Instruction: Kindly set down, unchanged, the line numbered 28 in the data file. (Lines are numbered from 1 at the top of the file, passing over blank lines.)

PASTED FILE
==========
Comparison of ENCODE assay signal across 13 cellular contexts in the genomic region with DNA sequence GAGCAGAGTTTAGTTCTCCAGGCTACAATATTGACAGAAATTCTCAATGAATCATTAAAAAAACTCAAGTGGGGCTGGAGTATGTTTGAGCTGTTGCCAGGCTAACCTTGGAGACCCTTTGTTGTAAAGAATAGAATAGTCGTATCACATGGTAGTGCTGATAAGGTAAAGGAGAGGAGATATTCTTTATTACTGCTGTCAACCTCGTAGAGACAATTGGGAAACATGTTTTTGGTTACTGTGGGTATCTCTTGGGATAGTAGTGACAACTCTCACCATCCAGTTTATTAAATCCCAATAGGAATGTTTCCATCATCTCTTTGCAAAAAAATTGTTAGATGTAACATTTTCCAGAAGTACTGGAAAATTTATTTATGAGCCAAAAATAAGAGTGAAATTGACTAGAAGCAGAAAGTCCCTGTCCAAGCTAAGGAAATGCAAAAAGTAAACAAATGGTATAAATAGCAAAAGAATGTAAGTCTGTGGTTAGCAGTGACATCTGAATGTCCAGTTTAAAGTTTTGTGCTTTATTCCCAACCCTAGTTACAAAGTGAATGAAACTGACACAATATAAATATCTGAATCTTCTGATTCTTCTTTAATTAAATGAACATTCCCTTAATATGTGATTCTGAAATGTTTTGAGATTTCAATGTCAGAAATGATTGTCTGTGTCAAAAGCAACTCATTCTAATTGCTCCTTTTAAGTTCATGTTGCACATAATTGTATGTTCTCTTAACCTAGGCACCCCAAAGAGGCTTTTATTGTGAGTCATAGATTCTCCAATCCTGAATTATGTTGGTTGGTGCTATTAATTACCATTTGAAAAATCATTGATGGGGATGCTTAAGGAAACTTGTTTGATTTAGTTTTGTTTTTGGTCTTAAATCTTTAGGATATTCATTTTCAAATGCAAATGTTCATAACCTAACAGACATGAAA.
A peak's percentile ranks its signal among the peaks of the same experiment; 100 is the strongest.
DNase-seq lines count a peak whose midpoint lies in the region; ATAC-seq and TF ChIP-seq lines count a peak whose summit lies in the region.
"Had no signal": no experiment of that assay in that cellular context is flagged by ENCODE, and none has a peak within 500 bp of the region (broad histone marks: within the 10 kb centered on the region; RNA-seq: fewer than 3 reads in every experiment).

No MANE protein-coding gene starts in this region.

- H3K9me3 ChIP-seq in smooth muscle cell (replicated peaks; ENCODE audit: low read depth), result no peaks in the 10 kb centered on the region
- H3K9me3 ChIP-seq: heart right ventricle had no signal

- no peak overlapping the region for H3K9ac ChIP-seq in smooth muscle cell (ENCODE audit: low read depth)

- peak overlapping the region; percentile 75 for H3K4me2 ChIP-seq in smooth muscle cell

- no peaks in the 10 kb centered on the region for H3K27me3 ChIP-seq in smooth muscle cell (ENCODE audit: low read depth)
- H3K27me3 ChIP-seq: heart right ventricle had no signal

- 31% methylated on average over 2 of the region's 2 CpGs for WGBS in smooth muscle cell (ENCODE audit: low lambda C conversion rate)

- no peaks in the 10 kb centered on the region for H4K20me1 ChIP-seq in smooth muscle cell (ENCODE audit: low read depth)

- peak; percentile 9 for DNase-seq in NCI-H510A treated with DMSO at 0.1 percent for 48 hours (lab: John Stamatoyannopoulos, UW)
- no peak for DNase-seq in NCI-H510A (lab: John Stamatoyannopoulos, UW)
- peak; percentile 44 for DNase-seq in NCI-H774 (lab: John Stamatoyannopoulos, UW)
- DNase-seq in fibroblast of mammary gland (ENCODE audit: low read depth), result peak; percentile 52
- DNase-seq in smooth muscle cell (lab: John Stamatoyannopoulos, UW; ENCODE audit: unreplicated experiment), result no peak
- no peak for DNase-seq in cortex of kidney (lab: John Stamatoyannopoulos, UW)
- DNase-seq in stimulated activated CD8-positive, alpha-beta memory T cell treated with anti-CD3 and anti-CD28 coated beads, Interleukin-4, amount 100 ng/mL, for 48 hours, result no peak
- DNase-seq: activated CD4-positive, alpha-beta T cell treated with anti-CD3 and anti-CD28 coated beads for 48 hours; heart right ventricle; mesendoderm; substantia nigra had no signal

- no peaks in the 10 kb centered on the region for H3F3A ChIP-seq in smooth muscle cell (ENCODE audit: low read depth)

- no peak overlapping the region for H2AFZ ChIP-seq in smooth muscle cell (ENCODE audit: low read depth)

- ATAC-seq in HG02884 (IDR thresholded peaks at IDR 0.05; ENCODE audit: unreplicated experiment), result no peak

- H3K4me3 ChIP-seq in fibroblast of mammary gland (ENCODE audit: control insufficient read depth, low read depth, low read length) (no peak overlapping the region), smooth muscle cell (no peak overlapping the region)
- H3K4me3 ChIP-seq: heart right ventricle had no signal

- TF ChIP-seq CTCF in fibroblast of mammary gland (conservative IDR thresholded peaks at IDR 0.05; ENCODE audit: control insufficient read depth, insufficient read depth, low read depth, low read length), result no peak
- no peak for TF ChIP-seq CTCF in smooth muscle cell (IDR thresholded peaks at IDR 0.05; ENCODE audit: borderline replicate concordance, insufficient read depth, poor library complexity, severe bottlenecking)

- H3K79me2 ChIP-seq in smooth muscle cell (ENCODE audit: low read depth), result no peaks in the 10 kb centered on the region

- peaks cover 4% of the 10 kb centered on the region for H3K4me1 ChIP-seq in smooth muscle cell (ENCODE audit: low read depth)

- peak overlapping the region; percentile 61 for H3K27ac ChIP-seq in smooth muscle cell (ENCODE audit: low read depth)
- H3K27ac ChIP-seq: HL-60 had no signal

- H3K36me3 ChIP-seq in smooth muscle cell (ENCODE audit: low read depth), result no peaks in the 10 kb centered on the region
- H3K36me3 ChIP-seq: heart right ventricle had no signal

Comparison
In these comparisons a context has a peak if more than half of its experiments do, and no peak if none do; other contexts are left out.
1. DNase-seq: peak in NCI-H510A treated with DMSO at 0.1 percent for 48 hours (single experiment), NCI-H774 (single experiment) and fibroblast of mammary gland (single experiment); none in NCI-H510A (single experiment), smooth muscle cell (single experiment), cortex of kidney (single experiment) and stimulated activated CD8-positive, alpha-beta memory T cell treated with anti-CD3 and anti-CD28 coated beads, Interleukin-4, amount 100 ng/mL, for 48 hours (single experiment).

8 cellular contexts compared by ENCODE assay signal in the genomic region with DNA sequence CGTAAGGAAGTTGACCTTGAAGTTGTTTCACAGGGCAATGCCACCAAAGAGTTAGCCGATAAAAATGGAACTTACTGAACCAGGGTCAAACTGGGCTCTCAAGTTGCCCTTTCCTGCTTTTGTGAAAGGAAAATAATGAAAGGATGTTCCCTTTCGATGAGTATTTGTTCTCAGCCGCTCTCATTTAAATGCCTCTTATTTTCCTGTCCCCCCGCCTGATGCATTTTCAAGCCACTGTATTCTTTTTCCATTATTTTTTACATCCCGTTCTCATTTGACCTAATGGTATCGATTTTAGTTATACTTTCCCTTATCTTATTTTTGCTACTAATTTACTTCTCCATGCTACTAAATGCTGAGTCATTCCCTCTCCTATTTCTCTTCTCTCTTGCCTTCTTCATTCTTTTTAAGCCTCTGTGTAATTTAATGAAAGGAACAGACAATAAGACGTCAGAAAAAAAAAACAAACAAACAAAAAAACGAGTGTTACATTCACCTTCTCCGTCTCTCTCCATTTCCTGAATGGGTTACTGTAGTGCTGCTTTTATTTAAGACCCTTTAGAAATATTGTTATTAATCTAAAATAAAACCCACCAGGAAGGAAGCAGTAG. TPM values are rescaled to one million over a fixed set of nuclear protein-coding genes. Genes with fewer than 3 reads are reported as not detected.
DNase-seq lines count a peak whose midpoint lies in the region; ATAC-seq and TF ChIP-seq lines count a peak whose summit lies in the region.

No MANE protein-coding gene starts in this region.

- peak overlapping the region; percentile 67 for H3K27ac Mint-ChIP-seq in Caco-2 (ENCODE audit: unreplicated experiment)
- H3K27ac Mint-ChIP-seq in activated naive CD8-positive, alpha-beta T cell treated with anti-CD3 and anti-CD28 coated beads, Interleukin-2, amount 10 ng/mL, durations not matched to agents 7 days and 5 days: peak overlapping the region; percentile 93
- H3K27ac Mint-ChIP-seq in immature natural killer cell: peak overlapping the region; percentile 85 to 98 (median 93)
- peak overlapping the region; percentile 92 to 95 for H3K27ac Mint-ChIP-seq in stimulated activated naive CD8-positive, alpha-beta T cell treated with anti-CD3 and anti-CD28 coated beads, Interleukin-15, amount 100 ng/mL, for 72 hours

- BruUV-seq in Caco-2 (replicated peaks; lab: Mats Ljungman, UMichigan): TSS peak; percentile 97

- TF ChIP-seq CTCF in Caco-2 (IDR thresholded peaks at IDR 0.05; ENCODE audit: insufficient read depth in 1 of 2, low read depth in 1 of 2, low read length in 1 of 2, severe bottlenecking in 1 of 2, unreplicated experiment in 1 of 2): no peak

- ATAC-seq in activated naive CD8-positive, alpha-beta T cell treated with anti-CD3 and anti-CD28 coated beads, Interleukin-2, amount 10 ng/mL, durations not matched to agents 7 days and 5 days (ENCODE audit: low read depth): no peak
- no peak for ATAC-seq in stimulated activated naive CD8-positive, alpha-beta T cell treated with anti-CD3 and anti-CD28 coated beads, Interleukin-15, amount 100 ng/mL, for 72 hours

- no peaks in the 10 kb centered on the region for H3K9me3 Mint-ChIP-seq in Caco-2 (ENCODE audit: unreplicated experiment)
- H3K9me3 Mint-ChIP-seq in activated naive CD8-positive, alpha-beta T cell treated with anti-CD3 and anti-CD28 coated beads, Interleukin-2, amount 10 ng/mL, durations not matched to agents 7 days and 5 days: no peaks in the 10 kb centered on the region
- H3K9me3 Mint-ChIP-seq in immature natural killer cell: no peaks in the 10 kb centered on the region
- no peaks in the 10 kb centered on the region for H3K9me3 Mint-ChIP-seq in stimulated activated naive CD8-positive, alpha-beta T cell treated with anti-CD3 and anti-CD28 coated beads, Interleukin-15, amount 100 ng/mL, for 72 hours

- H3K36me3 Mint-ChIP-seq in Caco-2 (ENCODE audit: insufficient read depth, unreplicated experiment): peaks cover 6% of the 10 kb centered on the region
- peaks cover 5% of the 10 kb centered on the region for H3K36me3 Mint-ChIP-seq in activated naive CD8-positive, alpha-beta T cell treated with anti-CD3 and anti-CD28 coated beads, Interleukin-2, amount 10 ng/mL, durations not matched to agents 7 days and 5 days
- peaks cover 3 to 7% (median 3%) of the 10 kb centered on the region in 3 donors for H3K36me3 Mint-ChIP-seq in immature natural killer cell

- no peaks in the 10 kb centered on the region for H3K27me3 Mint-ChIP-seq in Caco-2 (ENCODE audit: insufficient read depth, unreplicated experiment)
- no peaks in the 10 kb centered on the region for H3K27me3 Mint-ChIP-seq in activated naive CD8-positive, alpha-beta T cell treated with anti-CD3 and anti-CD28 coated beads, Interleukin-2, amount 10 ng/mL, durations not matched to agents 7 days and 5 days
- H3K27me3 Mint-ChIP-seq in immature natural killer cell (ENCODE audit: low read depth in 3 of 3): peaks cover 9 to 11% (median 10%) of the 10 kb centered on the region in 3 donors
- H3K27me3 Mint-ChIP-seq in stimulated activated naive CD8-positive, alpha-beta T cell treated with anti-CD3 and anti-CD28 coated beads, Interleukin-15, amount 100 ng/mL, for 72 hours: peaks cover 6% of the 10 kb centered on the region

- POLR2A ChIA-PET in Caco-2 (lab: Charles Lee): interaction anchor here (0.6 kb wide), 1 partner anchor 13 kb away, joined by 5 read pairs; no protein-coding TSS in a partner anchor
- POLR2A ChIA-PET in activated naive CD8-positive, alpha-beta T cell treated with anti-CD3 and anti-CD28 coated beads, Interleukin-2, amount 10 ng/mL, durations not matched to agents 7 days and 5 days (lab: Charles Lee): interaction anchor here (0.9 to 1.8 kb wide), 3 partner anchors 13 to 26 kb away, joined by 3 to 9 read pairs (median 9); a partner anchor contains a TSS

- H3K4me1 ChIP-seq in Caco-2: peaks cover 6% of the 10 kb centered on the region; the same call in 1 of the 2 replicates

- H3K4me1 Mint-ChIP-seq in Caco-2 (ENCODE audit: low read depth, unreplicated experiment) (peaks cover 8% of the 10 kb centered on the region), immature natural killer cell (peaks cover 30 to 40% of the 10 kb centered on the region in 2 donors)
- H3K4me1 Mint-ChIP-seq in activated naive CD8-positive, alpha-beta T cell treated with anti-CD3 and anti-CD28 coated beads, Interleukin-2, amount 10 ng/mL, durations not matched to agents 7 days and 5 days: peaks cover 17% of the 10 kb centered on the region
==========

- no peak for TF ChIP-seq CTCF in smooth muscle cell (IDR thresholded peaks at IDR 0.05; ENCODE audit: borderline replicate concordance, insufficient read depth, poor library complexity, severe bottlenecking)